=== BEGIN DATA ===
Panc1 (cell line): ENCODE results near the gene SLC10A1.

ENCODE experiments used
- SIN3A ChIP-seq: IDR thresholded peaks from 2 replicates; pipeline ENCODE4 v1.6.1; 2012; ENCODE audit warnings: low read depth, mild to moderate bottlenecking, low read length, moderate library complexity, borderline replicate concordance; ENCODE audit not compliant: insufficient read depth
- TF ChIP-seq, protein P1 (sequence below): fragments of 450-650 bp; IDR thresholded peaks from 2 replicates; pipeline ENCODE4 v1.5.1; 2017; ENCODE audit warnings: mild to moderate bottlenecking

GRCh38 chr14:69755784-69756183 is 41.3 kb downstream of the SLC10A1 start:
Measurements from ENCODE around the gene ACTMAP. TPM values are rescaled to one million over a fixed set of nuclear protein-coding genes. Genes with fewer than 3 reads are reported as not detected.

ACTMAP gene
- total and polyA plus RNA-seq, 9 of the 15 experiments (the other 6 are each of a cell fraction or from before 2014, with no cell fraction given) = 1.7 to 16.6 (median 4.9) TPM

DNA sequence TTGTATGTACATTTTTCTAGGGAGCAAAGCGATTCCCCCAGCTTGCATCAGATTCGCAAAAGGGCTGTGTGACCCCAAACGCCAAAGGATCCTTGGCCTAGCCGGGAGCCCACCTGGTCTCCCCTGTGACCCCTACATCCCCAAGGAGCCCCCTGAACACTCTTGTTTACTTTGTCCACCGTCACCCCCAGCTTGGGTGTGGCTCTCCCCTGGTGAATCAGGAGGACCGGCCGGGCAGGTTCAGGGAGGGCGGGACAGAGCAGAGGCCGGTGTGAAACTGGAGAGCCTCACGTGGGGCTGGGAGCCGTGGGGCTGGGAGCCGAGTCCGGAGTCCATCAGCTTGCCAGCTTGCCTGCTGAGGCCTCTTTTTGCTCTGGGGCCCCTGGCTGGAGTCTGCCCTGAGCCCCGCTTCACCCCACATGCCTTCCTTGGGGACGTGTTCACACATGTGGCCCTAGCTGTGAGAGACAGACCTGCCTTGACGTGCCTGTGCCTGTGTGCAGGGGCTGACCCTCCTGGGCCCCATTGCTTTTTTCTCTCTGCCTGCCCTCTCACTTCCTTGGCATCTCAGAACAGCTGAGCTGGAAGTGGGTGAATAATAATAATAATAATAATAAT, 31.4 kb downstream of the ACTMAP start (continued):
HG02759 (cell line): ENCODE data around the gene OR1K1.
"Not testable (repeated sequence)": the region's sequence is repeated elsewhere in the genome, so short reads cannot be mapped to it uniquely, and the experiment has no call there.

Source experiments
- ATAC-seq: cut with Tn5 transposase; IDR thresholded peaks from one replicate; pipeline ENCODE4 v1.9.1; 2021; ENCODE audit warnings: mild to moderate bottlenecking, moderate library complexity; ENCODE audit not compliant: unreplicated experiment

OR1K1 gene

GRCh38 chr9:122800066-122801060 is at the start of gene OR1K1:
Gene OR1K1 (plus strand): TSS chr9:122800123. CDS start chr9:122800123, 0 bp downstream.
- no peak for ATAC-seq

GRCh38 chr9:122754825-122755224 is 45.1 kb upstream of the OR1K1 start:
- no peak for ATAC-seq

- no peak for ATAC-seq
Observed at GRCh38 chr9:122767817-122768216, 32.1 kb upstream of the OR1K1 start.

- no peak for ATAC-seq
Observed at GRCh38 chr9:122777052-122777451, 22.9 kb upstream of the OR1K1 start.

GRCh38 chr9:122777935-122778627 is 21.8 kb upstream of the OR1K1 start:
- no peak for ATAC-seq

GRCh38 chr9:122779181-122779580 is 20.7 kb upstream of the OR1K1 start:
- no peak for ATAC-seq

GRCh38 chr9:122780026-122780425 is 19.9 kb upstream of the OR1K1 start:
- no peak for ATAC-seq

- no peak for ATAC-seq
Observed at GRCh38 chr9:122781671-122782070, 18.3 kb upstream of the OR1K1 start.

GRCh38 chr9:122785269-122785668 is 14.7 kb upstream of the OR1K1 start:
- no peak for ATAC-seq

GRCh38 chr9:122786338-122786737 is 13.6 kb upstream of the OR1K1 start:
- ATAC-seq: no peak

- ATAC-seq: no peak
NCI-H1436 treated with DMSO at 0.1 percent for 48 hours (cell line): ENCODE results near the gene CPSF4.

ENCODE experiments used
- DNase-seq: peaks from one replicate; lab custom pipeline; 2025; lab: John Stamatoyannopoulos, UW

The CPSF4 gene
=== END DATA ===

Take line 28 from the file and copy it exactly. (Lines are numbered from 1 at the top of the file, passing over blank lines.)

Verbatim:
GRCh38 chr9:122780026-122780425 is 19.9 kb upstream of the OR1K1 start: